Here’s another thing about your coverage of this issue that bugs me. I think you and the other journalists on the conference call got way, way too affected by the tone of Garber’s comments. I’m sure he did sound cringeworthy. But guess what: if you can’t look past that and see the bigger picture and think about what kind of signal he was actually trying to send, then you’re not really adding anything to the debate by saying that Garber was cringeworthy and that what he said was crap. That’s basically completely beside the point.

    I get that you’re calling out Garber for what you think is a load of crap. But sometimes posturing has a purpose.

  2. It’s gotten to the point that I want to click play just to see what the intro music is going to be. This one didn’t disappoint.

  3. I mostly agree with Ives’ take on the whole Klinsmann vs. Garber dust up. Garber definitely overreacted and overreached and he clearly should’ve taken another 24 hours on that one before speaking. That being said!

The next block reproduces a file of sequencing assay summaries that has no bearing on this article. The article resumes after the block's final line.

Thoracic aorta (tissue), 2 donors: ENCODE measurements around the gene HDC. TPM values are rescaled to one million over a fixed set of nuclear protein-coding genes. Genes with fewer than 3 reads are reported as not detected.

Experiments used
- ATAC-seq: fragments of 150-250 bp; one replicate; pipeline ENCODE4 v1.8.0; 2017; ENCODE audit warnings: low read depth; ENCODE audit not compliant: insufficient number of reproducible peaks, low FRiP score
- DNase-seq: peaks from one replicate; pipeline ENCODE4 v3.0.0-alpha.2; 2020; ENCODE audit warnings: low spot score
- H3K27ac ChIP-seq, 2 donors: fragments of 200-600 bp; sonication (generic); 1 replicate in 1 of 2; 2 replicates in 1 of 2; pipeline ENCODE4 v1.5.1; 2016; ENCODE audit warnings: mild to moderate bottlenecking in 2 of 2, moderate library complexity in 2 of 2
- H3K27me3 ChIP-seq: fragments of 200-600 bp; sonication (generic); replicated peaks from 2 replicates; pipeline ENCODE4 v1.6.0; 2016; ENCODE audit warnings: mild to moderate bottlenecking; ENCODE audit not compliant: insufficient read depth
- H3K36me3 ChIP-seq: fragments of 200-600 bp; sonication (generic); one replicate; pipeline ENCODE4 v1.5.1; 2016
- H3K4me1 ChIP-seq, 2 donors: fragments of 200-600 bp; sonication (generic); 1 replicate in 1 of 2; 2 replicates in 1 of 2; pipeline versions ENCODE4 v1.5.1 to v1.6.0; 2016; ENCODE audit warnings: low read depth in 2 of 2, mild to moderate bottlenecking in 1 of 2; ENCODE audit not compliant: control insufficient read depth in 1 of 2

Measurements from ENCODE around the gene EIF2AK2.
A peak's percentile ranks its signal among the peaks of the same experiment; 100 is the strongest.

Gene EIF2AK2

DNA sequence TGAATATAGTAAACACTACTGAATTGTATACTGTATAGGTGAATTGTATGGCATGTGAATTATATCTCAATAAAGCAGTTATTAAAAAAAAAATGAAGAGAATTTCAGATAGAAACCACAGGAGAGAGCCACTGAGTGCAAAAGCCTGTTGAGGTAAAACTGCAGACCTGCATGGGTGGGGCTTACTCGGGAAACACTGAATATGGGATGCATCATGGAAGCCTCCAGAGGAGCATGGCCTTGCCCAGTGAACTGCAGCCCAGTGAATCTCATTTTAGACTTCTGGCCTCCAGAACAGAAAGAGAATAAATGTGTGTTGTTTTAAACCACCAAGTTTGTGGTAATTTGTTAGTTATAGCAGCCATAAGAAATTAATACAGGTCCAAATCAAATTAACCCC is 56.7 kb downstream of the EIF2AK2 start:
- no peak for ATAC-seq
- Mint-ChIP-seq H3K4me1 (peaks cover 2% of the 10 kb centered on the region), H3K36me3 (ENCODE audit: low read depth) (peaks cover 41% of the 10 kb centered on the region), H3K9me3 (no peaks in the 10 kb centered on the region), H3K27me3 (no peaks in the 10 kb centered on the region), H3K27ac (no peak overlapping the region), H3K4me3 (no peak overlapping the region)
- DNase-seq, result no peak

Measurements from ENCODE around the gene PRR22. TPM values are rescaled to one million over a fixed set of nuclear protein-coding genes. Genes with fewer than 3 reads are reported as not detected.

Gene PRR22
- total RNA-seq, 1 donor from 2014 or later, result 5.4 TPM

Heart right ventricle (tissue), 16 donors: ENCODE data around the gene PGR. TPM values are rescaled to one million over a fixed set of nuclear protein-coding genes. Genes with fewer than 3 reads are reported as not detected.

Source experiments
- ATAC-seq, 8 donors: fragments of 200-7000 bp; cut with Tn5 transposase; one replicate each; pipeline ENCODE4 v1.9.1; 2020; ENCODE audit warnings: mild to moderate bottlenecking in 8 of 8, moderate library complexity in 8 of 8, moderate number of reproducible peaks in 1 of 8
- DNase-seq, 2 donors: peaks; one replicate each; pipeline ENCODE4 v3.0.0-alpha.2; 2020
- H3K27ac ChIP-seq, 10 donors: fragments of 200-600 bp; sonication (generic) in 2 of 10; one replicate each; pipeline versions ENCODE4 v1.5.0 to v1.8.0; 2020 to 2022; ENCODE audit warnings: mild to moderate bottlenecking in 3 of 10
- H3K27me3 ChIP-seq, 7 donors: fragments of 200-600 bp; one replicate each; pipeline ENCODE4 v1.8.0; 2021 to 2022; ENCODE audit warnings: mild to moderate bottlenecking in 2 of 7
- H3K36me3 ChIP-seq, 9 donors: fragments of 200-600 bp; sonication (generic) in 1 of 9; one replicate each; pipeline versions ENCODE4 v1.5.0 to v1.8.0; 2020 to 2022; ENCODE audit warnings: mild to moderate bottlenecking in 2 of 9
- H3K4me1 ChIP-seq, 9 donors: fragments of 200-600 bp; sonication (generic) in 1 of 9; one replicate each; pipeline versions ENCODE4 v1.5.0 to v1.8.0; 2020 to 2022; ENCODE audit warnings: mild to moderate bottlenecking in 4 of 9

Garber does have a point, from the perspective that, in the past decade, World Cup winners have been about more than just playing in Europe, and to suggest it would, from my perspective, be a gross oversimplification. Champions seem to be crowned not just from challenging themselves in Europe day in and day out, but from players that play against top competition with one another within a system. Case in point: Jozy.

    Jozy went to AZ and seemed to thrive there even while experiencing a highly visible breakdown at the national team level. Klinsmann actually changed his style to put another player up top with Jozy and the goals began to pour in, as he’d been doing with his club team. Jozy moved to Sunderland, Di Canio was fired soon afterwards, Goose comes in and leaves Jozy all alone up top. Goal drought ensues.